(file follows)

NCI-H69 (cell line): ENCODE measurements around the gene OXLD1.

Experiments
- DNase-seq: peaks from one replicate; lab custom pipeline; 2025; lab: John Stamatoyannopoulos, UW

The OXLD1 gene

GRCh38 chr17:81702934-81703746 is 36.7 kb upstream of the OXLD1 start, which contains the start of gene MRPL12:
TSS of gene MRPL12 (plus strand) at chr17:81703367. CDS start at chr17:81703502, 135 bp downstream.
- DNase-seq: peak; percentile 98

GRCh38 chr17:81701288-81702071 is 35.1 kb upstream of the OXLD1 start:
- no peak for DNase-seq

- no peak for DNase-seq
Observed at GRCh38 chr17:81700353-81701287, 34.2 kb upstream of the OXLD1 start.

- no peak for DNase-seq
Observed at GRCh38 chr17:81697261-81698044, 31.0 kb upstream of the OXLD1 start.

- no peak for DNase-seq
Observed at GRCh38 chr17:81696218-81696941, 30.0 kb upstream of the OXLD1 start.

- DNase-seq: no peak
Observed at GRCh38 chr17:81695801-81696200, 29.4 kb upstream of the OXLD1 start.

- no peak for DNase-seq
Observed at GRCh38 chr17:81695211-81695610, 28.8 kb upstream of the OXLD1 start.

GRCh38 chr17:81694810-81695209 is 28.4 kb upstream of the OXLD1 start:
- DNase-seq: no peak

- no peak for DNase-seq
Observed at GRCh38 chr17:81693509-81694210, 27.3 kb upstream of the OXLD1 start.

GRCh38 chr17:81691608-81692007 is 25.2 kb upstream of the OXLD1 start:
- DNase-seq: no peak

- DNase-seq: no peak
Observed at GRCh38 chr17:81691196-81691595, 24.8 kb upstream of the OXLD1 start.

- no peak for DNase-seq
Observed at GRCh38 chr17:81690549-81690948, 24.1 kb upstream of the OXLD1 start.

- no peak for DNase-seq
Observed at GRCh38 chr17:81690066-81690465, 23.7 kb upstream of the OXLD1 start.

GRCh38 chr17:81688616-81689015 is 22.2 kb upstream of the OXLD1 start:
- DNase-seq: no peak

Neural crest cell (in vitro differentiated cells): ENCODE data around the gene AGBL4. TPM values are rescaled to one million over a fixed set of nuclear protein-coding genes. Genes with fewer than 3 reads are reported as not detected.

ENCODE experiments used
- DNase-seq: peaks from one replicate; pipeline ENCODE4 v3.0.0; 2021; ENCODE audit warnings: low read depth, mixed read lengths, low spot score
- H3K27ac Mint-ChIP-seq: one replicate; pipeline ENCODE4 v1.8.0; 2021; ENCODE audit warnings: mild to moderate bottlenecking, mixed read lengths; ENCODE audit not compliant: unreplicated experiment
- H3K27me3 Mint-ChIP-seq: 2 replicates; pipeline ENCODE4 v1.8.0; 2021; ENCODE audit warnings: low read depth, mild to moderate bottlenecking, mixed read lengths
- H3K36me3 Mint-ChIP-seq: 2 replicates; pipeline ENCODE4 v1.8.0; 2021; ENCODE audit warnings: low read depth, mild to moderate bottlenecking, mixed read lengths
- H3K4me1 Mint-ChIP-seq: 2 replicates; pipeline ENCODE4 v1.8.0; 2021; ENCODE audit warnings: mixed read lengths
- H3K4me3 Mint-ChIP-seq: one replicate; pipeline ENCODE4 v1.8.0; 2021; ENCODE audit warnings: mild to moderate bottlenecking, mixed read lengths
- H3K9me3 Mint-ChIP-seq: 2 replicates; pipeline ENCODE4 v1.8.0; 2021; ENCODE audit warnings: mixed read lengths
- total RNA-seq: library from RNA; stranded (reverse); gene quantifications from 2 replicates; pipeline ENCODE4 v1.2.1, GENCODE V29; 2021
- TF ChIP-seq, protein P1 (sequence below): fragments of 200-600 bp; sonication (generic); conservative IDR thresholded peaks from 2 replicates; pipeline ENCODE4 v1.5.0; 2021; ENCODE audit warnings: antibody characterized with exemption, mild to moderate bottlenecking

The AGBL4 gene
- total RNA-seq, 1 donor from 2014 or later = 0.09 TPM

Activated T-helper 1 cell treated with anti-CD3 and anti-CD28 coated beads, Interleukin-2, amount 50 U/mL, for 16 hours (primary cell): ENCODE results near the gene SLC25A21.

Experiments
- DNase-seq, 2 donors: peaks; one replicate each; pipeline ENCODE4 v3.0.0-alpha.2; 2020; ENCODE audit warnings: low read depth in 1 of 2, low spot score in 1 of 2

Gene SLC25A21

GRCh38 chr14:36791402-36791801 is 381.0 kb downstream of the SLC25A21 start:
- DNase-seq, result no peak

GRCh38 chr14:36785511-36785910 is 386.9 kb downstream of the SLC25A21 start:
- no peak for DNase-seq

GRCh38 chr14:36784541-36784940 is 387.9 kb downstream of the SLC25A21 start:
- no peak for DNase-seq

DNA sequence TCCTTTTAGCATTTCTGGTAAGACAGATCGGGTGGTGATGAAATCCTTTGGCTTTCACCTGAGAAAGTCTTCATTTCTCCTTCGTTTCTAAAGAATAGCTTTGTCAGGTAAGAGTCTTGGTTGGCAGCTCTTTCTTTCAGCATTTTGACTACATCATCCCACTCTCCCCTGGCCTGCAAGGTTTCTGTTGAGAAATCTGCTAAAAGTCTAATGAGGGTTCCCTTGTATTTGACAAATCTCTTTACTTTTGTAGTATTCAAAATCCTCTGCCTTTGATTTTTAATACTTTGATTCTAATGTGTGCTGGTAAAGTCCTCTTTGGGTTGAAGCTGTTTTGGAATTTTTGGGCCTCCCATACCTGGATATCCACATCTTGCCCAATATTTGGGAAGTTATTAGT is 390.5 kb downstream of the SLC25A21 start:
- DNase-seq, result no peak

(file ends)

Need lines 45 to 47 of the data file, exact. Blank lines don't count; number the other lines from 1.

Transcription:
The AGBL4 gene
- total RNA-seq, 1 donor from 2014 or later = 0.09 TPM

Activated T-helper 1 cell treated with anti-CD3 and anti-CD28 coated beads, Interleukin-2, amount 50 U/mL, for 16 hours (primary cell): ENCODE results near the gene SLC25A21.